Abundant natural resources in and around the Menai Straits enabled human habitation in the area during prehistory.
The Ordovices, a Celtic tribe, lived in the region during classical antiquity.
The Romans and occupied the region until their departure in the 5th century, after which Caernarfon became part of the Kingdom of Gwynedd.
In the late 11th century, William the Conqueror ordered the construction of a motte at Caernarfon, as part of an attempt at conquering the region.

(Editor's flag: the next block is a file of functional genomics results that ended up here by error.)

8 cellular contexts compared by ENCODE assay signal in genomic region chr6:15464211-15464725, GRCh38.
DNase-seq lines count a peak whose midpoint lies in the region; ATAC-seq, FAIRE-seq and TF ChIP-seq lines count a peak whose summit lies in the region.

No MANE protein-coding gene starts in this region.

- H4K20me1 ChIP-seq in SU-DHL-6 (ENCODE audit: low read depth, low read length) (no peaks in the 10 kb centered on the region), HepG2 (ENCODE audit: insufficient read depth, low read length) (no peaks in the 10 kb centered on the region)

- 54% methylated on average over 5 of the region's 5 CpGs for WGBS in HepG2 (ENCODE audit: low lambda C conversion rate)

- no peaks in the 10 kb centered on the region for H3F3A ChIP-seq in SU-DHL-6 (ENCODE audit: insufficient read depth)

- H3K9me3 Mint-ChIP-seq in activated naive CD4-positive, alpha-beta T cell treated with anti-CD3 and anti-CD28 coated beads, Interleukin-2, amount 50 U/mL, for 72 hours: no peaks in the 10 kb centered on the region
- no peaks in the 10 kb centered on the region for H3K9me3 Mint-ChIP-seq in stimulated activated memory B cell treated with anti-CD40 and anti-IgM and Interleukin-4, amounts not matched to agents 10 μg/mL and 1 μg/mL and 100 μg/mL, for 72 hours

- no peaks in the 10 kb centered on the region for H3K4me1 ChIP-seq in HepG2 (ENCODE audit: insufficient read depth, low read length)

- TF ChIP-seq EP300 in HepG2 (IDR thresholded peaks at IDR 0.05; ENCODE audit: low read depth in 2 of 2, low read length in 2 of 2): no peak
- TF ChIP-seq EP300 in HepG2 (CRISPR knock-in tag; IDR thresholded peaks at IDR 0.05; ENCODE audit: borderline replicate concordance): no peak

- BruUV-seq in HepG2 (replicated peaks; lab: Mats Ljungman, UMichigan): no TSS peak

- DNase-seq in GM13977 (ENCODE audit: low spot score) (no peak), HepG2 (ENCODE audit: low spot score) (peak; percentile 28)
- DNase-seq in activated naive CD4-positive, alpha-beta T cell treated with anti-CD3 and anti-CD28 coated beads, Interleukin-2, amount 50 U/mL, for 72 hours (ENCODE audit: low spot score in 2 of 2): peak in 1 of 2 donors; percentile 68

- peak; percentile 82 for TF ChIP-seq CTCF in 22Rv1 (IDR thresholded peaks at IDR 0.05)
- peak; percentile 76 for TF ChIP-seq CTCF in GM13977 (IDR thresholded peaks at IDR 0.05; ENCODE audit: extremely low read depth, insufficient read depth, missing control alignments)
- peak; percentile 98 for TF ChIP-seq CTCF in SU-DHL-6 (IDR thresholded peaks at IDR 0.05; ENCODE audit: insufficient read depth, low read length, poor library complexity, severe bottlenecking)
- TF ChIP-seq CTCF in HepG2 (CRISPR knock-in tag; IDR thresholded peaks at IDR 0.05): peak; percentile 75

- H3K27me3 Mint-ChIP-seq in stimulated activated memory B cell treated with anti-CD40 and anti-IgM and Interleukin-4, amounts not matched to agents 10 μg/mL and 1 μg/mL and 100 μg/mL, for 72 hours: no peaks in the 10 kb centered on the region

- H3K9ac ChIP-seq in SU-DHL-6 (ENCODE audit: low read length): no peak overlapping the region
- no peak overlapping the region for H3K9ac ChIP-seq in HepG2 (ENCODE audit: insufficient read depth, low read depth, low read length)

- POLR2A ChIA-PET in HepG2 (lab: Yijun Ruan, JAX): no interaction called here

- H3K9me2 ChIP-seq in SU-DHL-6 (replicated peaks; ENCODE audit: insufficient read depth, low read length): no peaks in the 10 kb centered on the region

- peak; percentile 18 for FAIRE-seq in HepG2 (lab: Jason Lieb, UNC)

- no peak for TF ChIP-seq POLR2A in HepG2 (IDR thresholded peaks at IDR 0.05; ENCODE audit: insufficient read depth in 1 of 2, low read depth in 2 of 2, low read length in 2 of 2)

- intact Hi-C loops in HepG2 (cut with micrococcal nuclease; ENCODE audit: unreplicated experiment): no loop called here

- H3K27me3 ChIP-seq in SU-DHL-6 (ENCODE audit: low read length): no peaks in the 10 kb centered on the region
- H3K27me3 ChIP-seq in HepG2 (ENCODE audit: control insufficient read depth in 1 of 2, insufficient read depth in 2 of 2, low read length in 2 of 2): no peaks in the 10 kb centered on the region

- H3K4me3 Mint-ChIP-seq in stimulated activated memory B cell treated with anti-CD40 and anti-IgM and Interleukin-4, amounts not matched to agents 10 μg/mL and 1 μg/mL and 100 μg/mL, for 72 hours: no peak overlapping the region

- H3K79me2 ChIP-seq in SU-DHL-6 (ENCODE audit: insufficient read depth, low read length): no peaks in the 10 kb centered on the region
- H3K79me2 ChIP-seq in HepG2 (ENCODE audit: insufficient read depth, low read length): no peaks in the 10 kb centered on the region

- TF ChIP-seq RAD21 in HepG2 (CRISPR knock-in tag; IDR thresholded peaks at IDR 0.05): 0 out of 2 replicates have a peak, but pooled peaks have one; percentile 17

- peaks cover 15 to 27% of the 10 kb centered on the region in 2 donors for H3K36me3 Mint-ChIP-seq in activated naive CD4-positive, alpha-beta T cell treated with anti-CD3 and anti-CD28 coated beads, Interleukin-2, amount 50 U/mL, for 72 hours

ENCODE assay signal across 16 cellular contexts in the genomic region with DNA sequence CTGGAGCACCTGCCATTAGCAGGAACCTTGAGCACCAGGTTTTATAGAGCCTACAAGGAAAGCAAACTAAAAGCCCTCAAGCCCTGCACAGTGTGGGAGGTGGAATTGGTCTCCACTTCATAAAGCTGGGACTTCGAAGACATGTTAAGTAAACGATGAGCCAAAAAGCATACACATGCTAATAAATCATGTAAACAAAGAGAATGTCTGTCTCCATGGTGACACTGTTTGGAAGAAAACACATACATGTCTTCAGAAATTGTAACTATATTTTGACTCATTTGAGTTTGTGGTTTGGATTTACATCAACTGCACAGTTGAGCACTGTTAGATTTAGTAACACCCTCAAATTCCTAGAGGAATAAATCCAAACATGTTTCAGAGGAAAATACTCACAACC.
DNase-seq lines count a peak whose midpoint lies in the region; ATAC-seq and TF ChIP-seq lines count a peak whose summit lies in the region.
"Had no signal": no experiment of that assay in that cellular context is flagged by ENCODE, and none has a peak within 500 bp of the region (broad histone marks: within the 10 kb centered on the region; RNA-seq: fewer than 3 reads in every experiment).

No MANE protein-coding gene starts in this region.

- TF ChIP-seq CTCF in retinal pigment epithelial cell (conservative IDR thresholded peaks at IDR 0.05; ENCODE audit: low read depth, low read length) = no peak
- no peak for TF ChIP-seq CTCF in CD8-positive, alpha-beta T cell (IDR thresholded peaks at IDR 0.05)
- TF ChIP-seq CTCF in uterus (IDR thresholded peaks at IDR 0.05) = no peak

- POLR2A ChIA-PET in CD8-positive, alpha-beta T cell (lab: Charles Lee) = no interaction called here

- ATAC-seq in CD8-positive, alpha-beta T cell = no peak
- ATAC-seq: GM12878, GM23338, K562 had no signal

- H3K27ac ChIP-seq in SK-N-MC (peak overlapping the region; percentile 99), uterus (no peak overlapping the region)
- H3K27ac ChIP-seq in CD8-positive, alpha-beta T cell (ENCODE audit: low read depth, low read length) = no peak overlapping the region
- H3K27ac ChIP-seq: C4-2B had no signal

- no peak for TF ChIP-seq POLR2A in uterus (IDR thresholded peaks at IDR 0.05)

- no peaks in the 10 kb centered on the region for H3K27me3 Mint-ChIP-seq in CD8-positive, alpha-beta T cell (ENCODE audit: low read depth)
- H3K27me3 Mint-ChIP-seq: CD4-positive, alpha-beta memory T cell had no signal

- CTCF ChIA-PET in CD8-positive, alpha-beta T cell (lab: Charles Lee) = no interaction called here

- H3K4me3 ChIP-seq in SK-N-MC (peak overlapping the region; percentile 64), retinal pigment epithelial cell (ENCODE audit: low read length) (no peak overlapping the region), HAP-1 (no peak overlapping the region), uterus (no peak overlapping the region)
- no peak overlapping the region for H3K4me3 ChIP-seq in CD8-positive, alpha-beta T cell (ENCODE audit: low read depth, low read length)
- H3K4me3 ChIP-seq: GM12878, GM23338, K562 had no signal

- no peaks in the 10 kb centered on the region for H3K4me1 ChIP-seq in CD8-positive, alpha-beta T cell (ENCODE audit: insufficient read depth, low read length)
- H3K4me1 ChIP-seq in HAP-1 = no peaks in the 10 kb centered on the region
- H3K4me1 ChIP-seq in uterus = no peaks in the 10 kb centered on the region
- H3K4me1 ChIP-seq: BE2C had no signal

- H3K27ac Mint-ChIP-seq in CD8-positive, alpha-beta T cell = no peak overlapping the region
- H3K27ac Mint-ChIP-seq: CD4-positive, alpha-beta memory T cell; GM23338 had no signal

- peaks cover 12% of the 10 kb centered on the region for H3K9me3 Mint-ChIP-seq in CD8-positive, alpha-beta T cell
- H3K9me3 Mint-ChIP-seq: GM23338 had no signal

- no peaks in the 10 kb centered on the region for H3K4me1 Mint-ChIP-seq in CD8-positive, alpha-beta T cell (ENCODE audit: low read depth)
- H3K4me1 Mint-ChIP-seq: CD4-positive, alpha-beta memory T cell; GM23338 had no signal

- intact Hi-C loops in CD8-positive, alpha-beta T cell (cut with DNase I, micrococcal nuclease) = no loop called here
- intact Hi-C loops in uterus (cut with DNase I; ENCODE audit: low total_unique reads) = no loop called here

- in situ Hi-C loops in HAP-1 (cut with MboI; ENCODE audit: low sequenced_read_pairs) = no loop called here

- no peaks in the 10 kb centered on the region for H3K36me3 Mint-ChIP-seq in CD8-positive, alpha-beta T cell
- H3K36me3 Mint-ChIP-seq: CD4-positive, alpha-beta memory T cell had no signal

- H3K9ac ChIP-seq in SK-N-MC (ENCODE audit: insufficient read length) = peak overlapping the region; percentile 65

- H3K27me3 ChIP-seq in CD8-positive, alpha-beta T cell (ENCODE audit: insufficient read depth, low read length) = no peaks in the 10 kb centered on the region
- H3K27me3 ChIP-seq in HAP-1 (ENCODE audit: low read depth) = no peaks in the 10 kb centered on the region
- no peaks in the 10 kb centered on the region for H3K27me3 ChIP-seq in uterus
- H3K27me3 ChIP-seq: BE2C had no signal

He was unsuccessful and most of Wales remained independent until around 1283.
In the 13th century, Llywelyn ap Gruffudd, ruler of Gwynedd, refused to pay homage to Edward I prompting the English conquest of Gwynedd.
It was in the same year, Caernarfon was made a borough, a county and market town, and the seat of English government in North Wales.